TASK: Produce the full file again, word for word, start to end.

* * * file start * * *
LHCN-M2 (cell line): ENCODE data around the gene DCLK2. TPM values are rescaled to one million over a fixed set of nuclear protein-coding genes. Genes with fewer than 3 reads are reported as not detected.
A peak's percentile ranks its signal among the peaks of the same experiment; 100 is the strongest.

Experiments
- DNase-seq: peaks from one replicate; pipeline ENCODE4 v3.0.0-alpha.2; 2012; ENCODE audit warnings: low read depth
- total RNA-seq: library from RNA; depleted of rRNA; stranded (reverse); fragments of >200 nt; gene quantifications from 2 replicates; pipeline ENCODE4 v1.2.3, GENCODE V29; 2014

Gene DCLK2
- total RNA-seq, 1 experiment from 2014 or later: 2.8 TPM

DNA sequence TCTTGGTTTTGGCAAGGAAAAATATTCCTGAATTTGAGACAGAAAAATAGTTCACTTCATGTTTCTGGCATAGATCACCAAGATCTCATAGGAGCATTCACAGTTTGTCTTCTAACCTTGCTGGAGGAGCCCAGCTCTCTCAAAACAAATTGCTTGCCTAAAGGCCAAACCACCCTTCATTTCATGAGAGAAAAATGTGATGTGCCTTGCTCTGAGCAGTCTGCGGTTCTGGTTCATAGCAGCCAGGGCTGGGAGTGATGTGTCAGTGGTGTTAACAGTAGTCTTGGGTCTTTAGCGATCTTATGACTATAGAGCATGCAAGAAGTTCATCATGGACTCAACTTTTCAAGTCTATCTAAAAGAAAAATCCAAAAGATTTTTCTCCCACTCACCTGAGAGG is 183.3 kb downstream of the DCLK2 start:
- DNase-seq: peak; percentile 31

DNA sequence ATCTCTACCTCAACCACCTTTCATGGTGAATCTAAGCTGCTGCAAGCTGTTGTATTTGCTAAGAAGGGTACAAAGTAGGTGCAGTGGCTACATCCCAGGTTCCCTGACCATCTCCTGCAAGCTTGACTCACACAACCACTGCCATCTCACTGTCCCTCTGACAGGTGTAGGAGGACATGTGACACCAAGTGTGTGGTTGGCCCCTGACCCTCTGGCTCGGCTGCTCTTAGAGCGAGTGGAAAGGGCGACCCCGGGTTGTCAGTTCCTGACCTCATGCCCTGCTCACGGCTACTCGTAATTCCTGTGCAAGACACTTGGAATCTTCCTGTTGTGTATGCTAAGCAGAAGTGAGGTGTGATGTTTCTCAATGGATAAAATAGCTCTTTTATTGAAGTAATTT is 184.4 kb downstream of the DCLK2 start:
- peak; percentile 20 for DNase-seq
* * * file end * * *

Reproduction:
LHCN-M2 (cell line): ENCODE data around the gene DCLK2. TPM values are rescaled to one million over a fixed set of nuclear protein-coding genes. Genes with fewer than 3 reads are reported as not detected.
A peak's percentile ranks its signal among the peaks of the same experiment; 100 is the strongest.

Experiments
- DNase-seq: peaks from one replicate; pipeline ENCODE4 v3.0.0-alpha.2; 2012; ENCODE audit warnings: low read depth
- total RNA-seq: library from RNA; depleted of rRNA; stranded (reverse); fragments of >200 nt; gene quantifications from 2 replicates; pipeline ENCODE4 v1.2.3, GENCODE V29; 2014

Gene DCLK2
- total RNA-seq, 1 experiment from 2014 or later: 2.8 TPM

DNA sequence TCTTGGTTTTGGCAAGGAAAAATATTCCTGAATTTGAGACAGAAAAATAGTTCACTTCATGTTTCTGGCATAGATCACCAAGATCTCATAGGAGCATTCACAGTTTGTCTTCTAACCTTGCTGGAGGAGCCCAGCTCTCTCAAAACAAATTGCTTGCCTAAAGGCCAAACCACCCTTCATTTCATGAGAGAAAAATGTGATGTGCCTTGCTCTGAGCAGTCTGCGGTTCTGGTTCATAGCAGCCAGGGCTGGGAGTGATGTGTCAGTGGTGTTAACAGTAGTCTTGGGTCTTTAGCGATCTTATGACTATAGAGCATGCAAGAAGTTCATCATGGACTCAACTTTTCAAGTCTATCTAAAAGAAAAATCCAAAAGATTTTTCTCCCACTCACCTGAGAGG is 183.3 kb downstream of the DCLK2 start:
- DNase-seq: peak; percentile 31

DNA sequence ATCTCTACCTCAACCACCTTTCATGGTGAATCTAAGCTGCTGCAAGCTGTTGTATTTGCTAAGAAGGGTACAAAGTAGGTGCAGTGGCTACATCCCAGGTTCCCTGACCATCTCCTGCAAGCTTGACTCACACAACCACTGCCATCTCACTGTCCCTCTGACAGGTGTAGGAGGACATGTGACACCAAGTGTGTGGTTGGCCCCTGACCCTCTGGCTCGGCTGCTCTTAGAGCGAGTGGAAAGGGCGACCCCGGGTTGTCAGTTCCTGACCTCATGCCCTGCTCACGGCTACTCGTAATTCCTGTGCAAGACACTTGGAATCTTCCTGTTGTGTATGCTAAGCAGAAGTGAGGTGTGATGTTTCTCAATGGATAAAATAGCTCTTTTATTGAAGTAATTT is 184.4 kb downstream of the DCLK2 start:
- peak; percentile 20 for DNase-seq